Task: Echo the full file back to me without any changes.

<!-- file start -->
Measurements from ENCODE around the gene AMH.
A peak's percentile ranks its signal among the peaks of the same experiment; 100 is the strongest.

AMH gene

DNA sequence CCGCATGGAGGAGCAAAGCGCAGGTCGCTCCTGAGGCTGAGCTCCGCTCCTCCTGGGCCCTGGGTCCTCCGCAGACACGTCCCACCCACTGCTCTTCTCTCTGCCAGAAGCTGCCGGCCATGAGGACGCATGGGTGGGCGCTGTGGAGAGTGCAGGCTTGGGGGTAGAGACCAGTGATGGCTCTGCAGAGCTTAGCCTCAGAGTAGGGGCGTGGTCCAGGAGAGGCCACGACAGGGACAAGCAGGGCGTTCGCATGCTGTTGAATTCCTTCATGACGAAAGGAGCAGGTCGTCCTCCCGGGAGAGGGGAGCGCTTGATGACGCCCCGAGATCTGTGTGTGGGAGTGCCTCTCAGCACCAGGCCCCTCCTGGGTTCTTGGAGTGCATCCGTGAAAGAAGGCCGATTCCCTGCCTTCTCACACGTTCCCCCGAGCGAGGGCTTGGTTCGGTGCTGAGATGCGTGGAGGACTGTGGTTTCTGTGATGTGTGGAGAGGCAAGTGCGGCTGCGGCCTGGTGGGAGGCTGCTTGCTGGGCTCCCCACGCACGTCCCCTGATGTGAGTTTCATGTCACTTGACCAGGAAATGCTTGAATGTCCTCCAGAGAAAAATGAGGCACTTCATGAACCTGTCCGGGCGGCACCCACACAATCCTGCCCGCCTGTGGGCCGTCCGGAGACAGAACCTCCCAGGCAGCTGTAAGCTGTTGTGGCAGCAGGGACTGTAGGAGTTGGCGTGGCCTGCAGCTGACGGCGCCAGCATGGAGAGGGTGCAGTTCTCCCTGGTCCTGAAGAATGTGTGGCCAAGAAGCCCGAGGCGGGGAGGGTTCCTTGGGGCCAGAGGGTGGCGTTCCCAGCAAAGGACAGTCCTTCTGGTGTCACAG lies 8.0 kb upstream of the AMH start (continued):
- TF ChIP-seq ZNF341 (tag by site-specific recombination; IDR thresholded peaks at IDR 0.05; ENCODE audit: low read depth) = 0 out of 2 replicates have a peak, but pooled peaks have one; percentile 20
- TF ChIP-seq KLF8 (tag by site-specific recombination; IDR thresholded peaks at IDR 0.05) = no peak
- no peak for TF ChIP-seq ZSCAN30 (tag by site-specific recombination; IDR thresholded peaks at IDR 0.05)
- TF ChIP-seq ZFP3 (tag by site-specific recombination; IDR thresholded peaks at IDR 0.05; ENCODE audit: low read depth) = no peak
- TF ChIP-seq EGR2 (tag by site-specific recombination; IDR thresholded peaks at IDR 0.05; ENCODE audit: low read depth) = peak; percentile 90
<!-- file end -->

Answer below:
Measurements from ENCODE around the gene AMH.
A peak's percentile ranks its signal among the peaks of the same experiment; 100 is the strongest.

AMH gene

DNA sequence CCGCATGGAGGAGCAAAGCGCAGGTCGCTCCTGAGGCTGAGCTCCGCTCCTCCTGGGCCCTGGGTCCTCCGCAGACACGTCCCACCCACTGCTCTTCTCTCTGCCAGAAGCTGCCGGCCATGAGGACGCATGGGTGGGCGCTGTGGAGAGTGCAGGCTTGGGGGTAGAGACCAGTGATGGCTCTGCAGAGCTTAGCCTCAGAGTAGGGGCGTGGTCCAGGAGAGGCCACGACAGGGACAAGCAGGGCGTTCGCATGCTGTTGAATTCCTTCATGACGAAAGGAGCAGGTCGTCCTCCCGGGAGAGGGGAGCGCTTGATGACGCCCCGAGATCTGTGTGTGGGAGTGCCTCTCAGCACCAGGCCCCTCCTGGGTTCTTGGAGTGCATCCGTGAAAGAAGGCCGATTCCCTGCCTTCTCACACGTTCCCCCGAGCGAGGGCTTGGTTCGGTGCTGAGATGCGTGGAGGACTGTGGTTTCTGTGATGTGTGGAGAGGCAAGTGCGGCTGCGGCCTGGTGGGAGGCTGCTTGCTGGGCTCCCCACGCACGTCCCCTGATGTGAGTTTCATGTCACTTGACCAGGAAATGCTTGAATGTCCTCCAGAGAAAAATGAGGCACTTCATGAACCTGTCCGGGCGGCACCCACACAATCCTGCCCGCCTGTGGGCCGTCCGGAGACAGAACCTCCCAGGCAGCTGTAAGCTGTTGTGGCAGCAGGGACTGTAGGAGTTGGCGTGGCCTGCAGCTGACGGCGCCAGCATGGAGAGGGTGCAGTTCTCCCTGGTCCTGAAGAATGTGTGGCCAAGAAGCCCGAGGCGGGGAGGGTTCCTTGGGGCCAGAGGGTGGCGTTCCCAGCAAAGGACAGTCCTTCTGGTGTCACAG lies 8.0 kb upstream of the AMH start (continued):
- TF ChIP-seq ZNF341 (tag by site-specific recombination; IDR thresholded peaks at IDR 0.05; ENCODE audit: low read depth) = 0 out of 2 replicates have a peak, but pooled peaks have one; percentile 20
- TF ChIP-seq KLF8 (tag by site-specific recombination; IDR thresholded peaks at IDR 0.05) = no peak
- no peak for TF ChIP-seq ZSCAN30 (tag by site-specific recombination; IDR thresholded peaks at IDR 0.05)
- TF ChIP-seq ZFP3 (tag by site-specific recombination; IDR thresholded peaks at IDR 0.05; ENCODE audit: low read depth) = no peak
- TF ChIP-seq EGR2 (tag by site-specific recombination; IDR thresholded peaks at IDR 0.05; ENCODE audit: low read depth) = peak; percentile 90